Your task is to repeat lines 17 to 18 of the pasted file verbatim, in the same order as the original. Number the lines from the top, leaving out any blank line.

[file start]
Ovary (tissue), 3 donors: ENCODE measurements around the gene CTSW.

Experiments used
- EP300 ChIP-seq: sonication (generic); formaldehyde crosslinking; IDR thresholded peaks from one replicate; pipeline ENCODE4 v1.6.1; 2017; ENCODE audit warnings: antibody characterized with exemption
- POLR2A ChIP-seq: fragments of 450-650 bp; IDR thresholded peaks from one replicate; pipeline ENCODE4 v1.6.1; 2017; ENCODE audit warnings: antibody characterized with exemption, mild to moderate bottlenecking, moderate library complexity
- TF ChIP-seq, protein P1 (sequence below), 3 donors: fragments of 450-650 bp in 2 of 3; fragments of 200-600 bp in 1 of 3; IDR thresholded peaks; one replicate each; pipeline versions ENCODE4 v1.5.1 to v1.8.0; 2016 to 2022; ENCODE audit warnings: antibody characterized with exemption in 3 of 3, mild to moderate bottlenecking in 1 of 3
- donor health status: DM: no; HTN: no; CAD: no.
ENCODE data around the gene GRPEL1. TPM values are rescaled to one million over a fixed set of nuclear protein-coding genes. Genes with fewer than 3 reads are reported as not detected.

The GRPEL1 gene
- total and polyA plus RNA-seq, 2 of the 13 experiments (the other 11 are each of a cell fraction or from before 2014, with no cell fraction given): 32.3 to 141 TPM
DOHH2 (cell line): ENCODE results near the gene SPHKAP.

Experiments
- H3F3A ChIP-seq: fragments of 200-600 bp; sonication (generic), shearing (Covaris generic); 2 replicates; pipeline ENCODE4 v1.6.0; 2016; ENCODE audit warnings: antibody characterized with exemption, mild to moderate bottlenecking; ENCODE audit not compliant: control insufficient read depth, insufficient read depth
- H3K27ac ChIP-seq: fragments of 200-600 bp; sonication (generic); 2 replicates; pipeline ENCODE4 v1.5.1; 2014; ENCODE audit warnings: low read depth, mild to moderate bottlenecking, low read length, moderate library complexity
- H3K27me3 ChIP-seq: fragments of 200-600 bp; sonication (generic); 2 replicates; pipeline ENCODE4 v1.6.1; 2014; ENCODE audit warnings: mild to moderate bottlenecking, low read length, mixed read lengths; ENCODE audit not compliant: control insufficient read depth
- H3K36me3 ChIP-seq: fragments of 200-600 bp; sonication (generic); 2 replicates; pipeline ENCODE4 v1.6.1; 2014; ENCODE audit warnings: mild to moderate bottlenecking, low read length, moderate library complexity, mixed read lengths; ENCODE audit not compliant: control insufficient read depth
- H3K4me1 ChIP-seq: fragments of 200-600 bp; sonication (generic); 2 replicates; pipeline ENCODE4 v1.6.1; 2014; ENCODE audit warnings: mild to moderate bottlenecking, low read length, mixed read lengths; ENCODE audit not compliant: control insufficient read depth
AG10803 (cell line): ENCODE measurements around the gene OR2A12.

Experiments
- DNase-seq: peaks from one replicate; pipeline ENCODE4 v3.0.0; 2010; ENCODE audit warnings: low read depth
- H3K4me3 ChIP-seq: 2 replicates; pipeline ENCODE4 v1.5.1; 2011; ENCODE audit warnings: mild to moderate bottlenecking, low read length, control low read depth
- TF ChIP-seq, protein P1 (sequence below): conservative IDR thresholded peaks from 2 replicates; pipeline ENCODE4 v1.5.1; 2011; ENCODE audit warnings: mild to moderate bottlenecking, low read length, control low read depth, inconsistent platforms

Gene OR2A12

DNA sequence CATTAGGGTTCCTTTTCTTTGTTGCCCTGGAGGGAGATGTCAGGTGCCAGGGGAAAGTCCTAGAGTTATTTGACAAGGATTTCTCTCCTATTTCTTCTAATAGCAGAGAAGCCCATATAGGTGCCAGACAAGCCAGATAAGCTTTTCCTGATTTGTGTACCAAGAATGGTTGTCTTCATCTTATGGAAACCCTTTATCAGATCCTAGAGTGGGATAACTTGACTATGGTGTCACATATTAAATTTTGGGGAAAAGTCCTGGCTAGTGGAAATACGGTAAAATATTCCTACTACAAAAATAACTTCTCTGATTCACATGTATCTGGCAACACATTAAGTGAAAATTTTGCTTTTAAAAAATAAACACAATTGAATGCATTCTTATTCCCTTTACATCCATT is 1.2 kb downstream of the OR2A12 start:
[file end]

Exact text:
AG10803 (cell line): ENCODE measurements around the gene OR2A12.

Experiments